nsupdate woes

Over the past three days, I’ve been trying unsuccessfully to set up a fresh name server (using Ansible and Vagrant) to play around with nsupdate and some potential middleware to automate updating DNS zones. Unfortunately, I couldn’t find any good documentation on all the specifics, just a lot of how-tos that somehow all did’t really work for me. I kept getting this error:

client request has invalid signature: TSIG example.com: tsig verify failure (BADKEY)

I will upload my Ansible role for this to Github shortly, but I felt it necessary to spare the next person the pain of getting it all to work.

To use nsupdate, you need to give bind a key, associate that with a zone, and then use that key with nsupdate. Sounds easy enough, right? What all the tutorials fail to mention is that the key files and the name of the key entries in named.conf are all significant.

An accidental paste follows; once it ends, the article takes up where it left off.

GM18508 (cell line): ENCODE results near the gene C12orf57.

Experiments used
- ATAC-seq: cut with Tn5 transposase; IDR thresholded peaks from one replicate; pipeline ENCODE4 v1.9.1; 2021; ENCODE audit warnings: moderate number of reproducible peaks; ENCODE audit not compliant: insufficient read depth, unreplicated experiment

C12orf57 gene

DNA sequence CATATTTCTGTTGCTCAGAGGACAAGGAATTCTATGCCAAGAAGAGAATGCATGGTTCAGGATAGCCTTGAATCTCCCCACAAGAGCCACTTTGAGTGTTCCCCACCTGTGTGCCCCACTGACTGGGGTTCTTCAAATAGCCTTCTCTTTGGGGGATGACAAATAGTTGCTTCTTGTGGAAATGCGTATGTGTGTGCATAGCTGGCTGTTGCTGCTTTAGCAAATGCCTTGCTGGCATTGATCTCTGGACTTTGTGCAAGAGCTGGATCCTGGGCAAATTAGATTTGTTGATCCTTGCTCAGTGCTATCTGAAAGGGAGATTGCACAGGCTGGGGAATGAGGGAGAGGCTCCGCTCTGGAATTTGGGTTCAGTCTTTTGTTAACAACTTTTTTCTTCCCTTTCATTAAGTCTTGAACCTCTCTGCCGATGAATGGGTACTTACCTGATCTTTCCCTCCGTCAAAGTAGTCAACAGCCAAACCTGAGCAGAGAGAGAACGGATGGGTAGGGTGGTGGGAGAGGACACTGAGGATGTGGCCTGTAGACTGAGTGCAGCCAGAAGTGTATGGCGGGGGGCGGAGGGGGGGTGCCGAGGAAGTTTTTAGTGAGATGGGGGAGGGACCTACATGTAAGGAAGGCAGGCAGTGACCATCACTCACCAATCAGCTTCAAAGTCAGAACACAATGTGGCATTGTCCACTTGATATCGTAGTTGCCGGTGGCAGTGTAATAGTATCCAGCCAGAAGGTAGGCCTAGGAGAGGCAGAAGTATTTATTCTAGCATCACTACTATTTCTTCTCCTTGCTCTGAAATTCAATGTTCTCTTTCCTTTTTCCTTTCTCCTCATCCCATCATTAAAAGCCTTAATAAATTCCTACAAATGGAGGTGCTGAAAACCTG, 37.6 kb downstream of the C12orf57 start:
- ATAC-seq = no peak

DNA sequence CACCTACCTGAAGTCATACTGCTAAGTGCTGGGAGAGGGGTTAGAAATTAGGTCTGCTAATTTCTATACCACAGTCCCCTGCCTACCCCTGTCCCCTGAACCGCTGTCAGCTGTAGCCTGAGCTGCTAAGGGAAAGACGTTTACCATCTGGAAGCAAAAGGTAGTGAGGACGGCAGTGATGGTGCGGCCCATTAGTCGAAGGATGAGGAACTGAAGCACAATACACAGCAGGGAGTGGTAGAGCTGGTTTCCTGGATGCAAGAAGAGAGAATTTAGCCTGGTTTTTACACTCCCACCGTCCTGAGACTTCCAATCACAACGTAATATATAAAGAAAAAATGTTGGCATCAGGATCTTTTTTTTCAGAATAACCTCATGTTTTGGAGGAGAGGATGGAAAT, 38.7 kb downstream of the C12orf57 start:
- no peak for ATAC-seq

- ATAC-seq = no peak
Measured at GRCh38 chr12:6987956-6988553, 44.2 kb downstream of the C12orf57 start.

First, you need to decide what to call your key. It doesn’t matter for which zones you will use it, or from which hosts you will run nsupdate, but you will need to pick a name and stick to it. You can’t change it later, you will need to create a new key if you don’t like the name.

$ dnssec-keygen -a HMAC-MD5 -n HOST -b 512 mysamplekey

This will create two files. You need both of them, and you can’t change the files’ names.

Next up, you need to add the key to named.conf, and allow requests signed by that key to update a zone (or more):

key "mysamplekey" {
    algorithm hmac-md5;
    secret "base 64 encoded key";

zone "example.com" {
    allow-update { key "mysamplekey"; };
    type master;
    file "dynamic/example.com";

It is important to remember that “mysamplekey” needs to be the exact same string as from the key generation!

Armed with this configuration, you should be able to update example.com:

$ nsupdate -k Kmysamplekey+123+45678
debug yes
zone example.com
update add foobar 10 A

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